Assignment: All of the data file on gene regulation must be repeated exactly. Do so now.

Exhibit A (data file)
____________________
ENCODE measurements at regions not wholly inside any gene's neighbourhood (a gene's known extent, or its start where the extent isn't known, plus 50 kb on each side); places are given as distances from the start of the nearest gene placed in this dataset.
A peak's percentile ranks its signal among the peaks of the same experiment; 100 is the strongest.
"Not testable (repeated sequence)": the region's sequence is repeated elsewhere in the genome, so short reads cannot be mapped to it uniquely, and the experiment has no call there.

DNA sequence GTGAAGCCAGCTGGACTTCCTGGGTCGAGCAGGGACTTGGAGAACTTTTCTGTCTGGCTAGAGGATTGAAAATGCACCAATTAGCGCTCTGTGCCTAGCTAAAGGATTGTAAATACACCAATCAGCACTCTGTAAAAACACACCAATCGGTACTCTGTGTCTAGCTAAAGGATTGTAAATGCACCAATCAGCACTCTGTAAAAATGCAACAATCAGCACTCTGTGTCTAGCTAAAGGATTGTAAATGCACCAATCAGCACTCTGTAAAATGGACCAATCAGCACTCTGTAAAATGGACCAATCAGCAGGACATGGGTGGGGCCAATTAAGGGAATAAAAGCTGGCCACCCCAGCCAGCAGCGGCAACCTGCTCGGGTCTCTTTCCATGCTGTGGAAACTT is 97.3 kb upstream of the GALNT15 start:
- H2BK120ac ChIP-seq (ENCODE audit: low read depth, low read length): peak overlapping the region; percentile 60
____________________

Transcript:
ENCODE measurements at regions not wholly inside any gene's neighbourhood (a gene's known extent, or its start where the extent isn't known, plus 50 kb on each side); places are given as distances from the start of the nearest gene placed in this dataset.
A peak's percentile ranks its signal among the peaks of the same experiment; 100 is the strongest.
"Not testable (repeated sequence)": the region's sequence is repeated elsewhere in the genome, so short reads cannot be mapped to it uniquely, and the experiment has no call there.

DNA sequence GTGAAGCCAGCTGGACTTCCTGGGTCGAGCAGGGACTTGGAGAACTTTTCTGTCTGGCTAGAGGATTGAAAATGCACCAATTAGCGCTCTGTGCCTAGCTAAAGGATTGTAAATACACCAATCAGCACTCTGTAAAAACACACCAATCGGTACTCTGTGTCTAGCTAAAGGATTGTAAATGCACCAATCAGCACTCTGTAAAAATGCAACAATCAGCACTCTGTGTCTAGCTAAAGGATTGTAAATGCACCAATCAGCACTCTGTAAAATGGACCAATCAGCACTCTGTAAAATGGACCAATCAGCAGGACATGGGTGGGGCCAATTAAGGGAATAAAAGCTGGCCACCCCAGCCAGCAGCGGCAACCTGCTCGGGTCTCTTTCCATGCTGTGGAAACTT is 97.3 kb upstream of the GALNT15 start:
- H2BK120ac ChIP-seq (ENCODE audit: low read depth, low read length): peak overlapping the region; percentile 60